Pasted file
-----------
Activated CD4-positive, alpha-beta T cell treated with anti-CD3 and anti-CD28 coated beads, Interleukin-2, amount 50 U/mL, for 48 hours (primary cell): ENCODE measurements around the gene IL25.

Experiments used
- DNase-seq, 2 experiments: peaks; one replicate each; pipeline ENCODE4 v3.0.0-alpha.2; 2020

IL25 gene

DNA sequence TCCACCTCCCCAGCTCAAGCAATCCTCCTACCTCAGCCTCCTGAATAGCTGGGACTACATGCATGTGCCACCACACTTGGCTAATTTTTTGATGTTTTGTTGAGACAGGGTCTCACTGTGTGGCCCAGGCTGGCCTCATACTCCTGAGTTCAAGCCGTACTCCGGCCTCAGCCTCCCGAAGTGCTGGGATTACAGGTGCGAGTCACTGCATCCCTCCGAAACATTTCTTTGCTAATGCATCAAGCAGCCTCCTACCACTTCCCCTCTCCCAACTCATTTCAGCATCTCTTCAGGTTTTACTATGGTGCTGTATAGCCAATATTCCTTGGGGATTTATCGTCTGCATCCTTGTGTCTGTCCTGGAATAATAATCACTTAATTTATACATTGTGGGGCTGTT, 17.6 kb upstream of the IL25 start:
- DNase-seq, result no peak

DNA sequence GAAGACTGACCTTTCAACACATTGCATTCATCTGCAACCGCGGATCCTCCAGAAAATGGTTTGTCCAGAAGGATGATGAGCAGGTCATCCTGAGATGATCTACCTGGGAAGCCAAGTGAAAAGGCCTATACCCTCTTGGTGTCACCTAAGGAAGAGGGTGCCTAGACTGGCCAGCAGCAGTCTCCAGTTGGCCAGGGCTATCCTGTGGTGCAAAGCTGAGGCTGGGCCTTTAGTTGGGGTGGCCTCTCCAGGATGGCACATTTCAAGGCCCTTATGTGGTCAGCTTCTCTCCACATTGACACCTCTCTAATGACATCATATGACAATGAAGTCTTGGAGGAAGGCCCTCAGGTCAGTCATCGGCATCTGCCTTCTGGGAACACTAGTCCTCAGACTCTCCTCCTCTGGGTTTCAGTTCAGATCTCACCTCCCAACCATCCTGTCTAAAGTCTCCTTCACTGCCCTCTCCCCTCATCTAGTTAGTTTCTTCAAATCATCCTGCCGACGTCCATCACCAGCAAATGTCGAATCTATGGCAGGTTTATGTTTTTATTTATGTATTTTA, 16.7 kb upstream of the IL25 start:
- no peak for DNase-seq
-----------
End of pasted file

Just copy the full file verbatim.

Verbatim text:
Activated CD4-positive, alpha-beta T cell treated with anti-CD3 and anti-CD28 coated beads, Interleukin-2, amount 50 U/mL, for 48 hours (primary cell): ENCODE measurements around the gene IL25.

Experiments used
- DNase-seq, 2 experiments: peaks; one replicate each; pipeline ENCODE4 v3.0.0-alpha.2; 2020

IL25 gene

DNA sequence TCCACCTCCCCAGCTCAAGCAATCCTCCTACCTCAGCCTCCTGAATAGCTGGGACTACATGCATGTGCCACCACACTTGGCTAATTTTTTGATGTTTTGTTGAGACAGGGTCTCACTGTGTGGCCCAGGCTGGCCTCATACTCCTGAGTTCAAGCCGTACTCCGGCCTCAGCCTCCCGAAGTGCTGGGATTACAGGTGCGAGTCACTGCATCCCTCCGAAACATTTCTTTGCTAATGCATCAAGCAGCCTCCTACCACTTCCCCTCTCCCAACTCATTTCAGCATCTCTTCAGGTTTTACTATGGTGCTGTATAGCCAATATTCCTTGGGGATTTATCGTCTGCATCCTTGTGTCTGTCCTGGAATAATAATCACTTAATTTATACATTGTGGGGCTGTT, 17.6 kb upstream of the IL25 start:
- DNase-seq, result no peak

DNA sequence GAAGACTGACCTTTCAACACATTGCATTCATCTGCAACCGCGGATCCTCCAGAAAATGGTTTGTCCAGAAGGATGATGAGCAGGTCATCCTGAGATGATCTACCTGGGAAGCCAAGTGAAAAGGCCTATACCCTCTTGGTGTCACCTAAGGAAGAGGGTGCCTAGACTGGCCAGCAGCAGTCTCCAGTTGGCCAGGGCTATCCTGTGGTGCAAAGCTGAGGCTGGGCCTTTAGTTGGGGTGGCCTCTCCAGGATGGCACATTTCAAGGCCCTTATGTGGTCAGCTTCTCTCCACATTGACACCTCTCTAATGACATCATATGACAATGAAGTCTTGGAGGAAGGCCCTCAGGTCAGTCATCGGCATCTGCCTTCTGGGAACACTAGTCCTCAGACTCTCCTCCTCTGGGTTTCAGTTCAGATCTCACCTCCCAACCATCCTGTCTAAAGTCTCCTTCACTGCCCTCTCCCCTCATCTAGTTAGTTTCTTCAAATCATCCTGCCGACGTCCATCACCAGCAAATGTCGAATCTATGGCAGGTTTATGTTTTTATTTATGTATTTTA, 16.7 kb upstream of the IL25 start:
- no peak for DNase-seq